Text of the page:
Jane Brann, an undecided voter, poses in her yard in West Enfield on Oct. 9. Credit: Natalie Williams / BDN

Jane Brann has never seen herself as tied to a political party, but she became a Republican in 1996 to help Susan Collins win the U.S. Senate primary. She stayed in the party until President Donald Trump rose to power in 2016.

She always liked that Collins, a Caribou native, grew up in Maine, and believed that Congress needed more women. Brann viewed Collins as a moderate Republican willing to work across the aisle, but she is not so sure that is still the case since Trump came into office.

A self-described centrist and independent, Brann, 75, of West Enfield, worked for the state in a variety of roles before going to work as a financial advisor. She has been retired for five years.

Brann noted Collins votes with Trump the majority of the time — though far less than other Republicans — and that worries her when it comes to the future of health care and the environment. She wants to see the kind of public option plan that House Speaker Sara Gideon, D-Freeport, is backing in her race with Collins so health care is not tied to employment.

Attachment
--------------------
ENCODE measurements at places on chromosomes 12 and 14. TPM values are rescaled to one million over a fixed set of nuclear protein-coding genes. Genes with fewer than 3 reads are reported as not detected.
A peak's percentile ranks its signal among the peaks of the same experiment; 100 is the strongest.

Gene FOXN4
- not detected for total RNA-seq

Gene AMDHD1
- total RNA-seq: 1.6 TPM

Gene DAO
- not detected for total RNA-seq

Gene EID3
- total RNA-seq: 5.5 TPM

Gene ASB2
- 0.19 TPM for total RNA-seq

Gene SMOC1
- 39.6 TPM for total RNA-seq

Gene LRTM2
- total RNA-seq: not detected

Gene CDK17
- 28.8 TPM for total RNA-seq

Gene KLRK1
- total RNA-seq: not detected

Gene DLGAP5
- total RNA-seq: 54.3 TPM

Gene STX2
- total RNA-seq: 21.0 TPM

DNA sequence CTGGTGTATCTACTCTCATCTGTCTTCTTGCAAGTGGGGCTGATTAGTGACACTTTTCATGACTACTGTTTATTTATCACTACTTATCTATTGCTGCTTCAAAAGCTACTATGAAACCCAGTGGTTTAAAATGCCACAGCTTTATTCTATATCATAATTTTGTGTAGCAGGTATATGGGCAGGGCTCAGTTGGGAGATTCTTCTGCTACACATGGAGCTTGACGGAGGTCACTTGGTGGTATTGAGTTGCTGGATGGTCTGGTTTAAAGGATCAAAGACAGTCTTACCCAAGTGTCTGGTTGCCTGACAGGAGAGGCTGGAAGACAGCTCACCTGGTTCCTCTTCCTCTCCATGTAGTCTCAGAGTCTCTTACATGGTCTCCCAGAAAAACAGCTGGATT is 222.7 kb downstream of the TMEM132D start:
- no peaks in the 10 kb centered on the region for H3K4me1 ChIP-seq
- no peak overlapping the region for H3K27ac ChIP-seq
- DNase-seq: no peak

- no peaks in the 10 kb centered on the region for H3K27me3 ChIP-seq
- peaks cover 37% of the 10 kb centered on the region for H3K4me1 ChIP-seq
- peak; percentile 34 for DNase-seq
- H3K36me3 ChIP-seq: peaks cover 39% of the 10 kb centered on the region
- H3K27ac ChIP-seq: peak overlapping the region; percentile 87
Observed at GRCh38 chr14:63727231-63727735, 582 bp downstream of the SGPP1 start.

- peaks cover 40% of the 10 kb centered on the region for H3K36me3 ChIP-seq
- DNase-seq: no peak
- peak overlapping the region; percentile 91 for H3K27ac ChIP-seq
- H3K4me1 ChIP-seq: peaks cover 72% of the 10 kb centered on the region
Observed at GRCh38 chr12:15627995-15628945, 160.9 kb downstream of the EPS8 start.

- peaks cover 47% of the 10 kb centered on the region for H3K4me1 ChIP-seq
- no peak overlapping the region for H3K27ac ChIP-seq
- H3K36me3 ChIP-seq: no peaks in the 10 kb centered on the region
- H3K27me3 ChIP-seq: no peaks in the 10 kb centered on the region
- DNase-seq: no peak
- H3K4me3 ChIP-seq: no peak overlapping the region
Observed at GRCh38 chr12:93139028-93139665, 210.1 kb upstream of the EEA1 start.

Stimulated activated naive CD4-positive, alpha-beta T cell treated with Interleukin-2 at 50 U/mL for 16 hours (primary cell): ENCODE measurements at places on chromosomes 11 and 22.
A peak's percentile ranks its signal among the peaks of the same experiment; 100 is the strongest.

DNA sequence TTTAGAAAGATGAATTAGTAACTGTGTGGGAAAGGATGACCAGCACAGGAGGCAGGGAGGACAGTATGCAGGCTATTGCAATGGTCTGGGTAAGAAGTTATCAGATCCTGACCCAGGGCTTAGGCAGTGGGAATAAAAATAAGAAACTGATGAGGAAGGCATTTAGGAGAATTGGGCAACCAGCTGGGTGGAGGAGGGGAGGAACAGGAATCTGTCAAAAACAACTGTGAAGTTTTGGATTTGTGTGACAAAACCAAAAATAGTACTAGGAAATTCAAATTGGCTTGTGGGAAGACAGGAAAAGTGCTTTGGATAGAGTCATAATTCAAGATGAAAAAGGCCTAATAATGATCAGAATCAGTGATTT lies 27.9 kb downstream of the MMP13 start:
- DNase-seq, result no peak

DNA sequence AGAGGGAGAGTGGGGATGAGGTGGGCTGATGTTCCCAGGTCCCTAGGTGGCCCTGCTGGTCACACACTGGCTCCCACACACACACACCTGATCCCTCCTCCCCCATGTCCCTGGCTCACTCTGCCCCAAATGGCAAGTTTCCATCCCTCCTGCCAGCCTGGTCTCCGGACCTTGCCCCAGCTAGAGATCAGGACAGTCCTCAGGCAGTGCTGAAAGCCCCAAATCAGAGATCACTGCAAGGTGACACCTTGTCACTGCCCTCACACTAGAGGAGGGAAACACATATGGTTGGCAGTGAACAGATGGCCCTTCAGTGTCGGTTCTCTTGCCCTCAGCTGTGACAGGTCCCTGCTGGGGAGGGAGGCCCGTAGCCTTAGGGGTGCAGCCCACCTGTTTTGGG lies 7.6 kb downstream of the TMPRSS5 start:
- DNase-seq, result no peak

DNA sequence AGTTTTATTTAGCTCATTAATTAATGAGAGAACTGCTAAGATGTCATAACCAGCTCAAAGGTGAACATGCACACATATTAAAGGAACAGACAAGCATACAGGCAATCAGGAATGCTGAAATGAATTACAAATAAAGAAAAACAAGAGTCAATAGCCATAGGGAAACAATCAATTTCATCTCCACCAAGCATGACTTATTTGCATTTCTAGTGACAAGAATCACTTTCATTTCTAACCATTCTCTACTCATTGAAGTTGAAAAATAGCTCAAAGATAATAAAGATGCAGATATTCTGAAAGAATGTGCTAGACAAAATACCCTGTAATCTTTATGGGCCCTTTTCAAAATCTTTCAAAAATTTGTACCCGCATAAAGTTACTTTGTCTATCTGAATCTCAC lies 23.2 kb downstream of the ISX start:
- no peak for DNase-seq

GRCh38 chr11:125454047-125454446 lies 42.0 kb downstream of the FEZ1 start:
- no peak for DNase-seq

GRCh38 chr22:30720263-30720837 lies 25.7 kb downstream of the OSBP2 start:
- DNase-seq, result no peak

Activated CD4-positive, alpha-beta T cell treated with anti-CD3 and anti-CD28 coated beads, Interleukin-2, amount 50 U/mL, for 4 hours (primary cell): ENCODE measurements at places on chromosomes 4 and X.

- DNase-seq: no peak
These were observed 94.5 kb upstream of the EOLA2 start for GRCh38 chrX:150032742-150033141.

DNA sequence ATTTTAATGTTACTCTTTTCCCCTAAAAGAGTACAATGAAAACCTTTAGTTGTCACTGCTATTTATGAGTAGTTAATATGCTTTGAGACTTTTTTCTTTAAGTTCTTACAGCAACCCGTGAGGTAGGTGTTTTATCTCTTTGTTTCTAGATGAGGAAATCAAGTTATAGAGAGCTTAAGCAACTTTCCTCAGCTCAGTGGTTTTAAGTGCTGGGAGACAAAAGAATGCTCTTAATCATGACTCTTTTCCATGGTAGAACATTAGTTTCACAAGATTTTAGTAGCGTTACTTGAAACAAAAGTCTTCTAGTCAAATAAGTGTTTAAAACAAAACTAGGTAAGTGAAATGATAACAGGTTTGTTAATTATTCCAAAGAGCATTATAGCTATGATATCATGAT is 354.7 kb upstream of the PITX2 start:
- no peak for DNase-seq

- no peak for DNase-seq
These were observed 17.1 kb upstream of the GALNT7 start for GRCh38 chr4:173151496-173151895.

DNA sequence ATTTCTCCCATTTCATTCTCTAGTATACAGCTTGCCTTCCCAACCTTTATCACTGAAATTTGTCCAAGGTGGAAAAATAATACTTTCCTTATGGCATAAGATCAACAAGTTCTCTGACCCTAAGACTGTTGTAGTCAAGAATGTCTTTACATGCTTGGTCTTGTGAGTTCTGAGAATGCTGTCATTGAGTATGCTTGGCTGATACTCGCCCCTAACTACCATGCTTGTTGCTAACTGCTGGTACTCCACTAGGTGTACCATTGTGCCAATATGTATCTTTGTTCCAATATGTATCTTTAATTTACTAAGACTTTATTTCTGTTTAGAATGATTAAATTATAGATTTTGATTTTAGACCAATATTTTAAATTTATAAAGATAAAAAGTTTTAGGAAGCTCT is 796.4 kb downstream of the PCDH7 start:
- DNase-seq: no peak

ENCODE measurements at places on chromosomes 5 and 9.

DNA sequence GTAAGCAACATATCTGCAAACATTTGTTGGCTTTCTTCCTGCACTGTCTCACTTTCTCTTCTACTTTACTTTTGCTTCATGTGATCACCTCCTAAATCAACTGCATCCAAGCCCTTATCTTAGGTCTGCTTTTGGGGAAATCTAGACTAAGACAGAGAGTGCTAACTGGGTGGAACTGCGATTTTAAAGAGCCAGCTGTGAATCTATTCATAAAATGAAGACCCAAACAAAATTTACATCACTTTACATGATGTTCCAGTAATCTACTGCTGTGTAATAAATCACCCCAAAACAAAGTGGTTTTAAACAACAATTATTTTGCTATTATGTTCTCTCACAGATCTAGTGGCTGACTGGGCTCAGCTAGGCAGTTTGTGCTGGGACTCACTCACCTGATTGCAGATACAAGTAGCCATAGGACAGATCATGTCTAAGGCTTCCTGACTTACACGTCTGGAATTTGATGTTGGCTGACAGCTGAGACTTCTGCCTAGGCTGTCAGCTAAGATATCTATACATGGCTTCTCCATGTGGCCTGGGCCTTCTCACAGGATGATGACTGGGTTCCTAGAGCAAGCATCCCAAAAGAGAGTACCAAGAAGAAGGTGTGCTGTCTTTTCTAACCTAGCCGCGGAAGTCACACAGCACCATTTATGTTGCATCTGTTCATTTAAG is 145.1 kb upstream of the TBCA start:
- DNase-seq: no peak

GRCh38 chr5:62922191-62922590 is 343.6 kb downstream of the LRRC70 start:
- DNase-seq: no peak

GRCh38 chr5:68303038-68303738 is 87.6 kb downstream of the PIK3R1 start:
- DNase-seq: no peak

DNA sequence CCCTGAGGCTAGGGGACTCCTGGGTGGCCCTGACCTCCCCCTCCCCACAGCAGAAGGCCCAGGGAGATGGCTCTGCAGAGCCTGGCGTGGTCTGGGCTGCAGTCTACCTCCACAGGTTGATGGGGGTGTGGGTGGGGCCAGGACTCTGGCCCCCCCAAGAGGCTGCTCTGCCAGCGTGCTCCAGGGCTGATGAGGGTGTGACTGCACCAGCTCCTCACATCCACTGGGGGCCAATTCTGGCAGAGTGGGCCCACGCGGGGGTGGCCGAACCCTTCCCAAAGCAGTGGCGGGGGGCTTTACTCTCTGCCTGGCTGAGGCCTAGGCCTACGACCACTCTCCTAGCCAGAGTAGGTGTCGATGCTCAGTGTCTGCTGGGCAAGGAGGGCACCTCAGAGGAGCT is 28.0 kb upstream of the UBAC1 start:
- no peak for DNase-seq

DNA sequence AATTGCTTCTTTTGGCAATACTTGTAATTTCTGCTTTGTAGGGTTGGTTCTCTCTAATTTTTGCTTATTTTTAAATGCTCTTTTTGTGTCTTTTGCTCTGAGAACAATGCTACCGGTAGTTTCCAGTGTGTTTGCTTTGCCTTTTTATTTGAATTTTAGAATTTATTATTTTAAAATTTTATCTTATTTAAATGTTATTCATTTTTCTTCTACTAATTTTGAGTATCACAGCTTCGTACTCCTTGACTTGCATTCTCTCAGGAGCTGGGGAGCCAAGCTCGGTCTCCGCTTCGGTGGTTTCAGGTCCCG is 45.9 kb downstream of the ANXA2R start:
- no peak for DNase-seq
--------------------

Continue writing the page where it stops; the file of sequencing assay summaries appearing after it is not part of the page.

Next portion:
Part of the problem, Brann said, is that Trump’s arrival has changed the Republican Party. She said you “can’t believe anything he says” and that he has failed to take the coronavirus pandemic seriously. That puts Collins in a tough spot, she said.

“If she votes against Trump, the Trump supporters will be mad at her. If she votes to support his policies, the rest of us will not be happy with her,” Brann said.

But the amount of negative ads in the Senate race has turned Brann a little bit off from Gideon, too. She said both parties have inundated voters to the point where “you don’t know what to believe” now. She likes independent candidate Lisa Savage, a progressive whom she said has been “quite impressive” in debates so far.

But Brann does not want to use ranked-choice voting, something Savage has been encouraging her supporters to consider, so she is trying to decide between the frontrunners.

The Bangor Daily News is following undecided voters ahead of the 2020 election. Read more about the project here. This series was produced with support from a grant from the American Press Institute.